Welcome to Subscribe On Youtube
309. Best Time to Buy and Sell Stock with Cooldown
Description
You are given an array prices
where prices[i]
is the price of a given stock on the i^{th}
day.
Find the maximum profit you can achieve. You may complete as many transactions as you like (i.e., buy one and sell one share of the stock multiple times) with the following restrictions:
 After you sell your stock, you cannot buy stock on the next day (i.e., cooldown one day).
Note: You may not engage in multiple transactions simultaneously (i.e., you must sell the stock before you buy again).
Example 1:
Input: prices = [1,2,3,0,2] Output: 3 Explanation: transactions = [buy, sell, cooldown, buy, sell]
Example 2:
Input: prices = [1] Output: 0
Constraints:
1 <= prices.length <= 5000
0 <= prices[i] <= 1000
Solutions
Solution 1: Memoization Search
We design a function $dfs(i, j)$, which represents the maximum profit that can be obtained starting from the $i$th day with state $j$. The values of $j$ are $0$ and $1$, respectively representing currently not holding a stock and holding a stock. The answer is $dfs(0, 0)$.
The execution logic of the function $dfs(i, j)$ is as follows:
If $i \geq n$, it means that there are no more stocks to trade, so return $0$;
Otherwise, we can choose not to trade, then $dfs(i, j) = dfs(i + 1, j)$. We can also trade stocks. If $j > 0$, it means that we currently hold a stock and can sell it, then $dfs(i, j) = prices[i] + dfs(i + 2, 0)$. If $j = 0$, it means that we currently do not hold a stock and can buy, then $dfs(i, j) = prices[i] + dfs(i + 1, 1)$. Take the maximum value as the return value of the function $dfs(i, j)$.
The answer is $dfs(0, 0)$.
To avoid repeated calculations, we use the method of memoization search, and use an array $f$ to record the return value of $dfs(i, j)$. If $f[i][j]$ is not $1$, it means that it has been calculated, and we can directly return $f[i][j]$.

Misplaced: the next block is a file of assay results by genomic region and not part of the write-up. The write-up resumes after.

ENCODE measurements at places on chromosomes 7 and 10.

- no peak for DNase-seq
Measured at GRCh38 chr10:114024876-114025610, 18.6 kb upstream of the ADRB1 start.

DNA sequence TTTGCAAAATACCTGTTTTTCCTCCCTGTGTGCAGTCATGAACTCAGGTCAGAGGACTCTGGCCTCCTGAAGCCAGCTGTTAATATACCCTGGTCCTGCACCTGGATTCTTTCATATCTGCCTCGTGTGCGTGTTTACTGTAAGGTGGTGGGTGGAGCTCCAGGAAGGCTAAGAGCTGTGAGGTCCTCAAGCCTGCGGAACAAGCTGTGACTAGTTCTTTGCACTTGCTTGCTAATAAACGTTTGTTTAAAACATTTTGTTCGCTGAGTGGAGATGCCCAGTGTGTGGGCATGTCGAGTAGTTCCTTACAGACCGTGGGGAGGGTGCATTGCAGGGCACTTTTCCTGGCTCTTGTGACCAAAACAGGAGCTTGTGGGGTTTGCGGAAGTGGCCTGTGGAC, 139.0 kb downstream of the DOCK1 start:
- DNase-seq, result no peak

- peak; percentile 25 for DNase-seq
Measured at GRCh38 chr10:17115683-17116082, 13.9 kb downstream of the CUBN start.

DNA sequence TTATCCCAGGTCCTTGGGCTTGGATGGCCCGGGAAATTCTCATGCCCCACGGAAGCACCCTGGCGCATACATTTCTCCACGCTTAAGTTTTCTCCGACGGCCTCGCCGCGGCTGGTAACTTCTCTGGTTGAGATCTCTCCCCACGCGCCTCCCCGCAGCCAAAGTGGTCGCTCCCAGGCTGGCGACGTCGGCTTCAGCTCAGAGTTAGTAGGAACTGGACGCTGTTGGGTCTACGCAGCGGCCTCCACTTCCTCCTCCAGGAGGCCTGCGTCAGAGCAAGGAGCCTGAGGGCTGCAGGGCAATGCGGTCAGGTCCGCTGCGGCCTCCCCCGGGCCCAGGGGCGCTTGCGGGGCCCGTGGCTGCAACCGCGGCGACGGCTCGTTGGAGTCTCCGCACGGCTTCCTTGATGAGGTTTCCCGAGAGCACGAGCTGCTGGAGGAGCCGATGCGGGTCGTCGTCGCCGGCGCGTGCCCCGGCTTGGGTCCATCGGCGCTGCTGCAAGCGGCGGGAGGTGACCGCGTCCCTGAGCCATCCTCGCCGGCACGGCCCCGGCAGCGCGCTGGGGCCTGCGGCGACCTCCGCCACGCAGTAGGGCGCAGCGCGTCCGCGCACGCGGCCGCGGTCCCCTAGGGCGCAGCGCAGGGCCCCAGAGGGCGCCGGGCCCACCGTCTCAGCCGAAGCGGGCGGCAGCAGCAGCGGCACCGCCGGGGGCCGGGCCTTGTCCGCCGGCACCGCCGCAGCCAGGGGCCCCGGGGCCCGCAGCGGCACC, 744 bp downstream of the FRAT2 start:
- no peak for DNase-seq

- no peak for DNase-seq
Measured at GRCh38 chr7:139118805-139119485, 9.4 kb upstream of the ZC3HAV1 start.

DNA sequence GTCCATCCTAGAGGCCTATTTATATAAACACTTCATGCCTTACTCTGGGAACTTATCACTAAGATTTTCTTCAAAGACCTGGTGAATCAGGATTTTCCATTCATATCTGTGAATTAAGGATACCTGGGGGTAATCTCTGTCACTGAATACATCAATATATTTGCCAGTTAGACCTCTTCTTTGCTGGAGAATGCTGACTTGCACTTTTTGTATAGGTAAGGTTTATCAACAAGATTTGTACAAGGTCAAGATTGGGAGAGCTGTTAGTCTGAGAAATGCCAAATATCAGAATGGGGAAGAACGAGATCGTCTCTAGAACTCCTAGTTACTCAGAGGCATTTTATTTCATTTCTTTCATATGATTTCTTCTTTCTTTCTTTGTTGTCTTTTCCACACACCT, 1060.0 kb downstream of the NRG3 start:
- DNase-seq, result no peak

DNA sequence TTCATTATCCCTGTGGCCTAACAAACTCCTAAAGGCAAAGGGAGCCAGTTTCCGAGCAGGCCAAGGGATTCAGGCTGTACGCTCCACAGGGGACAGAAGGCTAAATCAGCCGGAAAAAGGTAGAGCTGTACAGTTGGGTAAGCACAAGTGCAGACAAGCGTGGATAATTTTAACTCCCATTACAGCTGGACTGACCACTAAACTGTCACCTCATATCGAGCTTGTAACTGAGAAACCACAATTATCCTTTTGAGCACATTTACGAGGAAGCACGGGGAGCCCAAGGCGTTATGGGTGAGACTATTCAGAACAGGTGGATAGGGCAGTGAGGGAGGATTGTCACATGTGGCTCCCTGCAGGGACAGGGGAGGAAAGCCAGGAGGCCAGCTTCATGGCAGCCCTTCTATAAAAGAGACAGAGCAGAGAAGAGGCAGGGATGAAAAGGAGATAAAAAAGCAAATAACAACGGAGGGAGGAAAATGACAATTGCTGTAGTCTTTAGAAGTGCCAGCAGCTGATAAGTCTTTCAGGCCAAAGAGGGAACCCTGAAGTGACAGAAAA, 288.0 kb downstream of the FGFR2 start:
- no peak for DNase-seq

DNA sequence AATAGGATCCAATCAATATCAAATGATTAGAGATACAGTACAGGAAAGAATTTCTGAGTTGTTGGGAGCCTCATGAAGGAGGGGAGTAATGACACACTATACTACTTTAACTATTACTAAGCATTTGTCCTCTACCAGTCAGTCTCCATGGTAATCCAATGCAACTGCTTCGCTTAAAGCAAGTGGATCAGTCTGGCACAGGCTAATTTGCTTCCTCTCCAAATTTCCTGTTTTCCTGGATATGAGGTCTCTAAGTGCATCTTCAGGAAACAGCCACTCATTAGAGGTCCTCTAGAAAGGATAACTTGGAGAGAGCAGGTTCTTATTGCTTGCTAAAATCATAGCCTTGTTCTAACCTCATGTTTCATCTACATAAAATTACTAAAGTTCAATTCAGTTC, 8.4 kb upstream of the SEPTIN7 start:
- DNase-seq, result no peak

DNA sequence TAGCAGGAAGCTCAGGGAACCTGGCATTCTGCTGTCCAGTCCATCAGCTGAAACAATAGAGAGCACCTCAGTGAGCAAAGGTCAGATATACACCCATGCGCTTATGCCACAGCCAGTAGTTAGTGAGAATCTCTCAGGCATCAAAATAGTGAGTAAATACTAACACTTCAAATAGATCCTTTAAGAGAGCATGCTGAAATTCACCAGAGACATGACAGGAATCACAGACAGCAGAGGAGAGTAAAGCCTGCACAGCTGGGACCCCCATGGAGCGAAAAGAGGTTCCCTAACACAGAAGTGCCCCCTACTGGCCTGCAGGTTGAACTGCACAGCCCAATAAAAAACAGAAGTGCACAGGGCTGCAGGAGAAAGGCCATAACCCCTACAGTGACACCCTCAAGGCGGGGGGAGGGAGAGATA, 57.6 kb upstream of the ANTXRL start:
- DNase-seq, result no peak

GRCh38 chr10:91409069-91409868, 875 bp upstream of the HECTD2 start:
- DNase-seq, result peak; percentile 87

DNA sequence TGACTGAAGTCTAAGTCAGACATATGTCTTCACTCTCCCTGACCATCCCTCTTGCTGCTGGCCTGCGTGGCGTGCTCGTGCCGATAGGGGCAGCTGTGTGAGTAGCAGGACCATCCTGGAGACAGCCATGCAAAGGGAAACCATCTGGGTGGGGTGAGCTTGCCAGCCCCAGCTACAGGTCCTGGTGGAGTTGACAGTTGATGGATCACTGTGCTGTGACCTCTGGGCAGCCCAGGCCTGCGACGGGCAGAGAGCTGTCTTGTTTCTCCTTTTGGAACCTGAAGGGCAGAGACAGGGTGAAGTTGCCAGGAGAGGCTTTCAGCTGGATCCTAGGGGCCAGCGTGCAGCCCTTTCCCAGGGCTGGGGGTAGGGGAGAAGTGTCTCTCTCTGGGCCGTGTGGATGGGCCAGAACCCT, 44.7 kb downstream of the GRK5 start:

The time complexity is $O(n)$, and the space complexity is $O(n)$, where $n$ is the length of the array $prices$.
Solution 2: Dynamic Programming
We can also use dynamic programming to solve this problem.
We define $f[i][j]$ to represent the maximum profit that can be obtained on the $i$th day with state $j$. The values of $j$ are $0$ and $1$, respectively representing currently not holding a stock and holding a stock. Initially, $f[0][0] = 0$, $f[0][1] = prices[0]$.
When $i \geq 1$, if we currently do not hold a stock, then $f[i][0]$ can be obtained by transitioning from $f[i  1][0]$ and $f[i  1][1] + prices[i]$, i.e., $f[i][0] = \max(f[i  1][0], f[i  1][1] + prices[i])$. If we currently hold a stock, then $f[i][1]$ can be obtained by transitioning from $f[i  1][1]$ and $f[i  2][0]  prices[i]$, i.e., $f[i][1] = \max(f[i  1][1], f[i  2][0]  prices[i])$. The final answer is $f[n  1][0]$.
The time complexity is $O(n)$, and the space complexity is $O(n)$, where $n$ is the length of the array $prices$.
We notice that the transition of state $f[i][]$ is only related to $f[i  1][]$ and $f[i  2][0]$, so we can use three variables $f$, $f_0$, $f_1$ to replace the array $f$, optimizing the space complexity to $O(1)$.
Solution 3: Greedy
 The solution uses dynamic programming to keep track of the profit at each step. It defines three states for each day:
f1
represents the maximum profit achievable on dayi
if you own a stock. This means you’ve bought a stock and haven’t sold it yet.f2
represents the maximum profit achievable on dayi